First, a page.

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The best place to start helping a friend or family member who is using substance starts with a conversation, as it is crucial to encourage them to get help to save their lives.

These conversations are usually difficult to initiate, especially if you do not know what to say or do.

When speaking a friend or family member or a friend about their substance use, it is normal to feel apprehensive. You can avoid this feeling by educating yourself with good quality information about addiction, its causes, and effects, which will help you, frame the conversation and relate to the person.

Do not worry about saying things perfectly; focus on showing empathy, expressing your concerns, and offering your support in a caring, honest way without being angry or judgmental.

Here are a few more suggestions to start a constructive conversation:

  • Choose the right time to talk; the best time would be when they are not under the influence of a substance
  • Share your concerns focusing on the persons’ health and well-being
  • Listen carefully to what they’re saying to help you understand what they are going through
  • Encourage them to seek professional help by suggesting that you help them make an appointment.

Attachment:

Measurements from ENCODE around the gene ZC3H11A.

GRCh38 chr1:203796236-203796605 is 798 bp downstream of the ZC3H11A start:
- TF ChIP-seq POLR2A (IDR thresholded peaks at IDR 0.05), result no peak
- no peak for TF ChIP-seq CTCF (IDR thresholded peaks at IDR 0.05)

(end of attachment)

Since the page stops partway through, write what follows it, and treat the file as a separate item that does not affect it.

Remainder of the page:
• Inform them about available support options and let them know that you will support them through their journey.
  • Support them and don’t give up even if they are not ready to seek help.

What if they don’t react well to the conversation?
It is okay if your conversation was unsuccessful from the first time; it is neither your fault nor theirs. Denial can be common in individuals with addiction. If they have become defensive and angry, do your best to remain calm and do not be afraid of backing off and ending the conversation.

Remember that change requires time and ongoing encouragement; by raising the issue, you may have made them more likely to open up in the future; until then, stay connected and show your support.

What if your talk went well?
Encourage them to reach out and seek help; our expert staff will help them to overcome the challenges they might face through the recovery process.

Most importantly, provide support and stay positive; let them know that you understand how much courage it takes to accept and ask for help.